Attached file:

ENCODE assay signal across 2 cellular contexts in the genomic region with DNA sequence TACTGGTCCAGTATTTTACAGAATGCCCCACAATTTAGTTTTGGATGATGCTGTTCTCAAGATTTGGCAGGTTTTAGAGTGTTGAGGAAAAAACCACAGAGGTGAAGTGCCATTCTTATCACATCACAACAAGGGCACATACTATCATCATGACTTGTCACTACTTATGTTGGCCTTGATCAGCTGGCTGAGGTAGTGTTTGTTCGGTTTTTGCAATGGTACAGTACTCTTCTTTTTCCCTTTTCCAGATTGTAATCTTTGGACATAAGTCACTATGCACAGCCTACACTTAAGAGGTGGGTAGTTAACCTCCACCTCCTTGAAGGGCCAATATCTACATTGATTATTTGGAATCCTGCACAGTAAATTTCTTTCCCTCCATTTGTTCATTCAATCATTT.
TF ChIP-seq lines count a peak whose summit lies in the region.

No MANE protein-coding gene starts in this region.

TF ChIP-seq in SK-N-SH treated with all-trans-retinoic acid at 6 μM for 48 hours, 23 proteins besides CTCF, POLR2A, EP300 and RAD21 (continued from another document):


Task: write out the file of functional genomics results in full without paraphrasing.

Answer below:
ENCODE assay signal across 2 cellular contexts in the genomic region with DNA sequence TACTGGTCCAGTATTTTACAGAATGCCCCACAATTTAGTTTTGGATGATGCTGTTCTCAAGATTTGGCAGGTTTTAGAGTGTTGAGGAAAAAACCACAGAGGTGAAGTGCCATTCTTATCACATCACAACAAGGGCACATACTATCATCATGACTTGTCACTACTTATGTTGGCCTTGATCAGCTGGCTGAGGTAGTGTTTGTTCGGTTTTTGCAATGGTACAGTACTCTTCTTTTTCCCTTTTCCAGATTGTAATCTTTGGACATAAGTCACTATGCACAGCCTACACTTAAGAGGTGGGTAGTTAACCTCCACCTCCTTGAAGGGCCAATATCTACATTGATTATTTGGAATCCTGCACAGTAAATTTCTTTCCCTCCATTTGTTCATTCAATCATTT.
TF ChIP-seq lines count a peak whose summit lies in the region.

No MANE protein-coding gene starts in this region.

TF ChIP-seq in SK-N-SH treated with all-trans-retinoic acid at 6 μM for 48 hours, 23 proteins besides CTCF, POLR2A, EP300 and RAD21 (continued from another document):